Running with Dinosaurs – New Theatre – Review

Running with Dinosaurs – New Theatre – Review by Bridget Deevy

Running With Dinosaurs by Nadine Flynn – Apr 17th – Apr 29th @ 7.30pm

Running With Dinosaurs is a story about family; the family you are born into, the family you choose and the family that is a community. In her professional debut, playwright Nadine Flynn explores this through the lens of a working class experience, depicting a family living on the poverty line in Dublin’s inner city.

Jay, (Daniel Monaghan) is a young man, searching for purpose outside the flat he shares with his mother Siobhan, (Eimear Keating) and his younger siblings Yvonne, (Aislinn Ní Uallacháin) and Sammy, (Wesley Doyle).  As the play opens, we see Jay railing against the fact that his grandfather Frank, (Tom Leavey), is moving into a nursing home.  His anger at this situation is a motivating force in wanting to claim some autonomy in his own life.  Yvonne’s boyfriend Deco, (Rory Dignam), is a Garda in training who offers Jay a dubious path to something more meaningful.  Jay’s subsequent embroilment in a world that takes him away from his family is counterpointed by Sammy’s commitment to a burgeoning music career and Yvonne’s determination to not repeat the mistakes of her mother.

Lee Wilson’s direction makes use of the limited space in the New Theatre, creating juxtaposed images that bridge scenes, depicting the passage of time and giving the play an interesting filmic quality, in parts.  Mary Sheehan’s set gives us minimalist, geometric lines in which the characters reside, firmly trapping them inside their flat: a one size fits all box.  Sound by Bill Woodland is a shaping presence in the play, while his lighting design reflects the minimal, grey, domesticity of the set.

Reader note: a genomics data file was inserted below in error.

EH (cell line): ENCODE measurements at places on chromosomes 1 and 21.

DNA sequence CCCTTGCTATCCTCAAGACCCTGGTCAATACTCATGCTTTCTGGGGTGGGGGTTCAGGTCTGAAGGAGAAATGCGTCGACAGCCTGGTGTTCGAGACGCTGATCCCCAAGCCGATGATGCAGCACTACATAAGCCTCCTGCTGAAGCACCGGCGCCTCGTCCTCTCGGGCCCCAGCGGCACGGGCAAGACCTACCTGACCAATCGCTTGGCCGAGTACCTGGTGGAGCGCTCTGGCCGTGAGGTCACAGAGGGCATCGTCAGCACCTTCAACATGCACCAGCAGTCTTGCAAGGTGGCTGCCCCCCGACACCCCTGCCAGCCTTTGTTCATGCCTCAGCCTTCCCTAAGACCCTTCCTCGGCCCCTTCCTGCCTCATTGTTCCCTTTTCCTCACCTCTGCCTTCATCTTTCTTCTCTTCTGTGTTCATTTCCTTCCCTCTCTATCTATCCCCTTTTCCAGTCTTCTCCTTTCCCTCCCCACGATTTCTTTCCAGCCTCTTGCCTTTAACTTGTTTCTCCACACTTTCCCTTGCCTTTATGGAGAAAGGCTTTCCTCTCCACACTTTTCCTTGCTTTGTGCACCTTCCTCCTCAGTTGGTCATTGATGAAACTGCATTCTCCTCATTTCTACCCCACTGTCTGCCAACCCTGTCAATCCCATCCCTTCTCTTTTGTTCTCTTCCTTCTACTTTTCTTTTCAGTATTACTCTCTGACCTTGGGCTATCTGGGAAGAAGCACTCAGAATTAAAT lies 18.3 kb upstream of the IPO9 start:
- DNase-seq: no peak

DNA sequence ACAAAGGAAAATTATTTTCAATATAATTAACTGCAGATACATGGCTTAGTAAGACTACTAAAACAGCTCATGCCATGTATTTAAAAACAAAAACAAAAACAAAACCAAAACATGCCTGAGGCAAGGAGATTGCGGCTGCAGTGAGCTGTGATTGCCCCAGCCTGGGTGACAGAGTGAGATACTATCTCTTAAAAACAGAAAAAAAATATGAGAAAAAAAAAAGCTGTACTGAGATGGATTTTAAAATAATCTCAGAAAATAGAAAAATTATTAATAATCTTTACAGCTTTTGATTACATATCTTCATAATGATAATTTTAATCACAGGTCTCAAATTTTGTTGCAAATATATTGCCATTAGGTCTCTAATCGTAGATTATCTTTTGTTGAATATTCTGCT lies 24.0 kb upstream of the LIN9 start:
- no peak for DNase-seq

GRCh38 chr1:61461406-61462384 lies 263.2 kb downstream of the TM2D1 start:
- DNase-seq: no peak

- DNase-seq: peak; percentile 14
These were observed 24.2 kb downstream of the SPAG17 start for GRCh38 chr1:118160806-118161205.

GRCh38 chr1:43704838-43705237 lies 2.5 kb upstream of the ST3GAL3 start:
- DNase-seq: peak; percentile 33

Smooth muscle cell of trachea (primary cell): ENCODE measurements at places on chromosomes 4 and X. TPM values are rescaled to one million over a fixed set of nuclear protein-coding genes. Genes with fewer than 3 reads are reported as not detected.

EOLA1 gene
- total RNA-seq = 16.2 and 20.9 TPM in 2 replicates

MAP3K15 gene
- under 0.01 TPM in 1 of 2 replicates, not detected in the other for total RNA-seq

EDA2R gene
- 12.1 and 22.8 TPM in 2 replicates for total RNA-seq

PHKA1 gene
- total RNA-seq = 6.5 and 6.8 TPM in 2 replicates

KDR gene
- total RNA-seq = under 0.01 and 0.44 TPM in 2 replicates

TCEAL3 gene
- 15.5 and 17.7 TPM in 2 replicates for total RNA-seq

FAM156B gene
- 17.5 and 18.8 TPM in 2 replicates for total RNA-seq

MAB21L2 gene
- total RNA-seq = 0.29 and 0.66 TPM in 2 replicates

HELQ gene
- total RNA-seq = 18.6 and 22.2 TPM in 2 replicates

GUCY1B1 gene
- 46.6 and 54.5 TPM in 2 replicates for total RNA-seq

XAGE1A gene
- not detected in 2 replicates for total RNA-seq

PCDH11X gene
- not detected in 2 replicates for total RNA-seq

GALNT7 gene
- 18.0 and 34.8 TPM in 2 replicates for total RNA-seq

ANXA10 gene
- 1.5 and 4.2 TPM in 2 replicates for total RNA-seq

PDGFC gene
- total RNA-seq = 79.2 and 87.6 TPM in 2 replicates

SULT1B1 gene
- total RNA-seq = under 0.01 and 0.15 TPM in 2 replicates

While the central plot line of the story revolves around Jay and Deco’s encounter with gang culture, the play is more successful in the smaller, subtler moments; a tender visit from granddaughter to grandfather, the everyday rivalry between brothers, the silent deterioration of a parent into alcoholism, a young woman dancing to block out the frustration of her circumstances.

There are moments here too that seek to challenge perceived assumptions about working class communities.  When Deco tells Yvonne that he wants to take her away from the flats, she responds with “why does everyone think I want to leave here?”  Yvonne wants a better life than her mother had, but she doesn’t want to leave her mother, her family or her community.

The ambition of Running with Dinosaurs – to represent more diverse voices on our stage – is one that is needed and welcome, and while the characters are by turns wise-cracking and tender, they ultimately struggle under the weight of an awkward plot line, which dominates the latter part of the play.

Categories: Header, Theatre, Theatre Review

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